So, then, how does lurbinectedin stack up? We don't have a comparison between the two drugs in the same trial, but we're going to go ahead and conduct the forbidden but omnipresent cross-trial comparison, including our clinical experience. And here I would reflect that lurbinectedin, both in the noncomparative trial data and in my experience, has a greater probability of response than topotecan. And, both in the toxicity tables and in my experience, it is less toxic than topotecan.

So I'm going to go ahead and, without any comparative data, say that my opinion is that it's a better drug for quality of life vis-á-vis both cancer control and toxicity. And so now faced with that decision for maximization of quality life, it's a little bit of a transitive argument, but I'm going to argue that lurbinectedin is the best of those three options available to me. While I would not call lurbinectedin a homerun by any measure, I think there's a lot of improvement to be done for what's available to us today, which is to say, lurbinectedin, topotecan, or hospice. I think it's the best option for quality of life.

Sands: I agree. The side effect profile on that study: 46% with a grade 3 or 4 neutropenia but 5% neutropenic fever. That study did not allow for a primary prophylaxis for neutropenia. And so that was the most common side effect. It did show a 7% grade 3 fatigue, which on initially seeing that data, I thought, well, maybe that's from the small cell. Sometimes it's hard to tease those apart. But I have definitely seen that in practice. I had one patient who had gotten a few cycles of lurbinectedin with very rapidly progressive disease, even for small cell, it was pretty aggressive with a beautiful radiographic response, but had such fatigue I could not give him any more lurbinectedin and held the drug entirely. His disease was radiographically under control for more than 4 months off therapy, at which point it was rapidly progressive again. And so, in his case, the fatigue clearly was not from his disease; it really was from the lurbinectedin. And thankfully, that has not been too common. But as far as side effect profile, I agree, that's been it for the most part. Of course, there's other stuff on there. But those are the ones that I tend to highlight.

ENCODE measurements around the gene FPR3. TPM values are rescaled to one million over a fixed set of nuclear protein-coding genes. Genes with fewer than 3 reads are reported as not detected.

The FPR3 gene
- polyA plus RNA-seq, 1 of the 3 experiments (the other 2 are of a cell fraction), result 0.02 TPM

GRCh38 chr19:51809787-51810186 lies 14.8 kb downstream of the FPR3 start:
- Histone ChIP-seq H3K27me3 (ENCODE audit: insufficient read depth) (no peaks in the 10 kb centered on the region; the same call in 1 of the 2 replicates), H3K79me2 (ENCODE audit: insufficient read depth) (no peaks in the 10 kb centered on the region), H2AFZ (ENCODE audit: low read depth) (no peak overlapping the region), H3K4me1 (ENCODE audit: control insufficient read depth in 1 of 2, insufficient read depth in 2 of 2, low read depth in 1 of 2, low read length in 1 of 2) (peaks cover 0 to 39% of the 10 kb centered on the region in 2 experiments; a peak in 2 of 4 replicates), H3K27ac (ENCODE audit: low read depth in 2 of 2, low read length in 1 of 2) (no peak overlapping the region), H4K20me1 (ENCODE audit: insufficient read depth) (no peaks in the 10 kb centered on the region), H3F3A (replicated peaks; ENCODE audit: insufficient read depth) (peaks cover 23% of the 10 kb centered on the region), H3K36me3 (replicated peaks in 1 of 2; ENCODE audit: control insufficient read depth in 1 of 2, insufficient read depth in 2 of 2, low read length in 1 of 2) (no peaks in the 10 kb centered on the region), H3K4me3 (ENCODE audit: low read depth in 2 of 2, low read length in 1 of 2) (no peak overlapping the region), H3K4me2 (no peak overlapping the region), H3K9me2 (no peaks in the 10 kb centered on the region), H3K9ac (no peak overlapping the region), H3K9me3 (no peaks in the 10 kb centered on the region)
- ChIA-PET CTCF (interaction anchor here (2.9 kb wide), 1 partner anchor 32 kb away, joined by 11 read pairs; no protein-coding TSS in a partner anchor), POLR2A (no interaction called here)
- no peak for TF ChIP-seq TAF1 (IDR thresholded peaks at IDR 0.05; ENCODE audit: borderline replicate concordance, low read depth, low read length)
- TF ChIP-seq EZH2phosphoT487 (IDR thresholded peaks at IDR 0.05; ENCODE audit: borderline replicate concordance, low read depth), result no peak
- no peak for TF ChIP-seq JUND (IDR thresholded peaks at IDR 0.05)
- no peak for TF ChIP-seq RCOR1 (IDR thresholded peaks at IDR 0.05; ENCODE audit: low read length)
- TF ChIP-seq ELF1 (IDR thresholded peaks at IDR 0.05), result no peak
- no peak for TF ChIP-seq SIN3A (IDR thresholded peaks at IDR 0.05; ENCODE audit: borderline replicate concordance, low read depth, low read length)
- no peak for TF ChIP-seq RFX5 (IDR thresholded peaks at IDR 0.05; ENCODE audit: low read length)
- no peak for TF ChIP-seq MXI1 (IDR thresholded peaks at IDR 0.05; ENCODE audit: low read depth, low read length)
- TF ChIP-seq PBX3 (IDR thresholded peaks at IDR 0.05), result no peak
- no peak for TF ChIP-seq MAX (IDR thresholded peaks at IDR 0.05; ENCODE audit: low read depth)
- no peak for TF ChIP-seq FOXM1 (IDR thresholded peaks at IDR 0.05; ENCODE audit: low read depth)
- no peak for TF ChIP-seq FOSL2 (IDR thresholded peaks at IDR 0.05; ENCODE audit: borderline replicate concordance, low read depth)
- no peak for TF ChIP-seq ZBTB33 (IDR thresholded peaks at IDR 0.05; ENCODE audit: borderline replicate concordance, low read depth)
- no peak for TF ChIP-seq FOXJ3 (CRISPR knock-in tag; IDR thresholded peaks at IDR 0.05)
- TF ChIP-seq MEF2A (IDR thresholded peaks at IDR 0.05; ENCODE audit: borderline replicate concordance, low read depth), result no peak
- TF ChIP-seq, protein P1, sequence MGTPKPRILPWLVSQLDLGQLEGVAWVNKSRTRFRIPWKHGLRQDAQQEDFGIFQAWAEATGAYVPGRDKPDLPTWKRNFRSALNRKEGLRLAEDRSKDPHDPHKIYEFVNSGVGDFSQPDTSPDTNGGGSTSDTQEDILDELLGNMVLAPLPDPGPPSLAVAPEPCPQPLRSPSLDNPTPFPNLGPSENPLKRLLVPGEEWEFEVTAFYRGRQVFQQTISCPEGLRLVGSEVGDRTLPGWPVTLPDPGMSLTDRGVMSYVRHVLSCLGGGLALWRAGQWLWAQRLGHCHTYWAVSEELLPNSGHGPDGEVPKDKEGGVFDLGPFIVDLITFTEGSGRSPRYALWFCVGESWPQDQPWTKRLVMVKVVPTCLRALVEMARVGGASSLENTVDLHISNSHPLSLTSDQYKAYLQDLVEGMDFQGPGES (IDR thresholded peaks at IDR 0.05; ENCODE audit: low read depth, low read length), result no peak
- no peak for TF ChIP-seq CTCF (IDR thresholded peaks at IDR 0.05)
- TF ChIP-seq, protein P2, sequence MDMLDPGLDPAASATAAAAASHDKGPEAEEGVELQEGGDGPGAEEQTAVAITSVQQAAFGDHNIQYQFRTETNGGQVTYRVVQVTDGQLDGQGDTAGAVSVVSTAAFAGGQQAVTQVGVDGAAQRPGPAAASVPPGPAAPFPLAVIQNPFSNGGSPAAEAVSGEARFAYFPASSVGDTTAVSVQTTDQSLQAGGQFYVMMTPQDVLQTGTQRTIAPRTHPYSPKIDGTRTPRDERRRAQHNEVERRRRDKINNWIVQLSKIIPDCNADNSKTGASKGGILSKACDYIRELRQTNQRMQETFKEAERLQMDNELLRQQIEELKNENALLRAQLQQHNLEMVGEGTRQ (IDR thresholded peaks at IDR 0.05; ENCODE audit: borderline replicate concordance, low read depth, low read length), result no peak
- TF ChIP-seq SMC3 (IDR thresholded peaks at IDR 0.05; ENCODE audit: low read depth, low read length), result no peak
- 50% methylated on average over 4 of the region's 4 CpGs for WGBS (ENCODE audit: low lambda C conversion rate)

Weiss: It's a chemo profile, right? A profile we've known for a long time. I will say, if I can make a shameless plug for a trial, that we do have a phase 2 trial initiated combining trilaciclib with lurbinectedin. So trilaciclib is FDA approved with all the other small cell regimens: carbo etoposide, carbo/etopo/atezo and topotecan, where it reduces myelosuppression, reduces patient-reported fatigue. And we're studying it now in combination with lurbinectedin for two reasons. The most obvious one is to protect quality of life, avoid myelosuppression, improve patient-reported fatigue. The other one is subtler, which is that there's data on lurbinectedin that there's more of a relationship between AUC [area under the curve] exposure and probability of response, which is not what we've seen with most other small cell drugs. And so dose reductions with this agent may actually be more harmful than with other small cell agents. And it's possible that we would find a survival advantage by avoiding those dose reductions.

Sands: And maybe to flesh that out even a little further and further support what you're saying before we then discuss the data around trilaciclib, there was the combination study of lurbinectedin plus Adriamycin vs CAV or topotecan. In that study, the trial was negative, in the sense that there were seemingly very similar responses. The curves really overlapped and the dose of lurbinectedin was a bit lower. Now that's necessary: It's combined with Adriamycin, and I think we can certainly say there wasn't enough synergy to really validate using that combination, but there was some concern that the lurbinectedin dose was a bit lower and, based upon the pharmacokinetics of lurbinectedin, that actually might be a really meaningful reduction therefore, and this is why generally with lurbinectedin, I really try everything I can to not reduce the dose, which then further reinforces this concept where if using trilaciclib can help prevent dose reductions, we might see improved outcomes, and I think that makes a lot of sense.

You also led some of the earlier studies with trilaciclib, with platinum/etoposide and topotecan, in which case it is approved in those settings. And I'd say what I've seen highlighted is actually the notable reduction in neutropenia, which to me is not the appealing part about this. The most appealing part is the reduction in anemia and thrombocytopenia. These were not the primary endpoints, but I think these are the most clinically meaningful ones.

Also, you mentioned an improvement in health-related quality of life that went along with this. You've really opened my eyes in many ways in the discussion around the possibility of anemia actually causing more symptoms than we've historically appreciated probably. We've considered a lot of fatigue and such to be due to the chemotherapy, when in fact there may be a component of anemia that's playing into that. And these studies really provide some input on that. Can you discuss that a bit more?